Thailand Legalizes Early-Term Abortions but Keeps Other Restrictions

Thailand Legalizes Early-Term Abortions but Keeps Other Restrictions

BANGKOK — In what abortion rights advocates called a partial victory, Thailand’s Parliament has voted to make the procedure legal in the first trimester, while keeping penalties in place for women who undergo it later in their pregnancies.

Lawmakers in the Senate voted 166 to 7 on Monday to amend a law that had imposed prison terms of up to three years for anyone having an abortion, and up to five years for those who perform one. The new version allows any woman to end a pregnancy in the first 12 weeks.

Advocates say the measure is a good start but doesn’t go far enough: Anyone in Thailand who seeks an abortion after 12 weeks, except under conditions set by the country’s Medical Council, still faces potential fines and up to six months in prison.

The Medical Council says pregnancies can be terminated by a qualified professional after 12 weeks if they are the result of a sexual assault or pose a threat to the mother’s physical or emotional health. Abortion is also permitted if the fetus is known to have abnormalities.

Many women in Thailand found ways to get abortions under the previous restrictions, but the country still has a high teenage pregnancy rate. About 1.5 million babies were born to teenage mothers in Thailand between 2000 and 2014, according to government figures analyzed by the United Nations Population Fund, and nearly 14 percent of all pregnancies in 2016 were among adolescents.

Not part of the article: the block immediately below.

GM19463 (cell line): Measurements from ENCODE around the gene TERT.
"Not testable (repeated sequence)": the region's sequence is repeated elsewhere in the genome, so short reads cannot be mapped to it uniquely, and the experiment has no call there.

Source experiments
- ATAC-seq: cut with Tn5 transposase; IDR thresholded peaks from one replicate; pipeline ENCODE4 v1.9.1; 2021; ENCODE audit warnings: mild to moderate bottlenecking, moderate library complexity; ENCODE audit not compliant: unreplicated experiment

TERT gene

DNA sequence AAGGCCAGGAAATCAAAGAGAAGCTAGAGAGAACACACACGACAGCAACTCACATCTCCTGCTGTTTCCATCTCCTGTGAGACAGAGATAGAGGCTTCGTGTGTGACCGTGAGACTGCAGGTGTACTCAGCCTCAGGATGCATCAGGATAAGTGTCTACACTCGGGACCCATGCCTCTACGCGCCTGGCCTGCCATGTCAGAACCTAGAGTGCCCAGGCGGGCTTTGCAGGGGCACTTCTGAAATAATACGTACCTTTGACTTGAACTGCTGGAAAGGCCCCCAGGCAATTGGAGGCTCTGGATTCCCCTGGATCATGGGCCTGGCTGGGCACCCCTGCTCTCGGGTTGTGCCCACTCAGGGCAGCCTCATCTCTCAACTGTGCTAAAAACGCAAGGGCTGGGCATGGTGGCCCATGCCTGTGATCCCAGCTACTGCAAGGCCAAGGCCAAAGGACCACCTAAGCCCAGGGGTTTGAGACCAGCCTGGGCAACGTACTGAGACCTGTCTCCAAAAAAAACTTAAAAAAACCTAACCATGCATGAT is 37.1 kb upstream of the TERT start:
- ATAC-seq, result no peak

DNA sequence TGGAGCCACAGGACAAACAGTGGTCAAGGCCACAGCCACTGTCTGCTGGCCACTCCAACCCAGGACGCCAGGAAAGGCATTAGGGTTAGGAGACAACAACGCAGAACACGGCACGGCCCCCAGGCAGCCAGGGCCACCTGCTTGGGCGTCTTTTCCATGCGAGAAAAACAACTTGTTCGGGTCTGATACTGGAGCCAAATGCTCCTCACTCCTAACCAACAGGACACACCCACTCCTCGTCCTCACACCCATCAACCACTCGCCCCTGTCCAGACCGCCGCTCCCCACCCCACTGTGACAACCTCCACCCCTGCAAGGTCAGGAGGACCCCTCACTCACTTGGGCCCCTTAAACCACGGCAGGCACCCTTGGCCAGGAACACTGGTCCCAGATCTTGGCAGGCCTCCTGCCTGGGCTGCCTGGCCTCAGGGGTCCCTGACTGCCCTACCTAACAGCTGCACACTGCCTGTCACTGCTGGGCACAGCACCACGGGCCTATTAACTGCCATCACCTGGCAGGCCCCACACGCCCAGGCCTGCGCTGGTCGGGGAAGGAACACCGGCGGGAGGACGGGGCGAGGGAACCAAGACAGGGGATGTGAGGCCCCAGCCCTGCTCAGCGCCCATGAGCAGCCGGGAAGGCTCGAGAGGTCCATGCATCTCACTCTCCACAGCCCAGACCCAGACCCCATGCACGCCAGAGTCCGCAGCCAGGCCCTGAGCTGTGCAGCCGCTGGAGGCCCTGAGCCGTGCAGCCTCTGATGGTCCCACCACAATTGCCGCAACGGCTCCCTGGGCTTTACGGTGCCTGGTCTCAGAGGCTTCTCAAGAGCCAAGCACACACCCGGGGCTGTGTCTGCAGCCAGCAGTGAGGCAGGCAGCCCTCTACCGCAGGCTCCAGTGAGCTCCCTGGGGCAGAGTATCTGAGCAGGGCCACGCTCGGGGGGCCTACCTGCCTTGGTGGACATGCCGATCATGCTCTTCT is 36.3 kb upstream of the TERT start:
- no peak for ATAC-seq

Supecha Baotip, an activist with Tamtang, an abortion advocacy group in Thailand, said she feared that underground abortions would continue. “I don’t want women with pregnancies older than 12 weeks worried that they cannot undergo the procedure and thus not seek it out legally,” she said.

Ms. Supecha said she would watch closely to see whether the Health Ministry extends early abortion services and pressures doctors to comply with the new rule.

“Any hospital can provide this service, but because of the doctors’ attitude, they don’t,” she added.

Last February, Thailand’s Constitutional Court ruled that the country’s previous law on abortion was unconstitutional, and it gave the government 360 days to change it.

Two revisions were proposed, one by the cabinet and another by the opposition Move Forward Party. The House of Representatives later rejected the Move Forward version, which would have allowed abortions until 24 weeks.

Some elements of Thailand’s Buddhist-dominated culture are socially conservative. Yet Thailand also has relatively progressive policies on gender and L.G.B.T.Q. issues.

Heather Barr, the interim co-director of the Women’s Rights Division at Human Rights Watch, wrote this week that Thailand’s new abortion law was a step forward but that the late-term restrictions still posed health risks. “When governments restrict abortion, women still have abortions — they just have more dangerous ones,” she wrote.

Ms. Barr said in an email on Thursday that Southeast Asia’s abortion laws were still a patchwork, ranging from complete bans to full decriminalization. But she said she saw progress both in Thailand and in South Korea, where a court ruled two years ago that an anti-abortion law was unconstitutional.

“We hope that these court cases will help other governments in the region, and beyond, to realize that restrictions on choice violate international human rights law, and often domestic law as well, and must be reformed,” Ms. Barr said.

Muktita Suhartono reported from Bangkok, and Mike Ives from Hong Kong.

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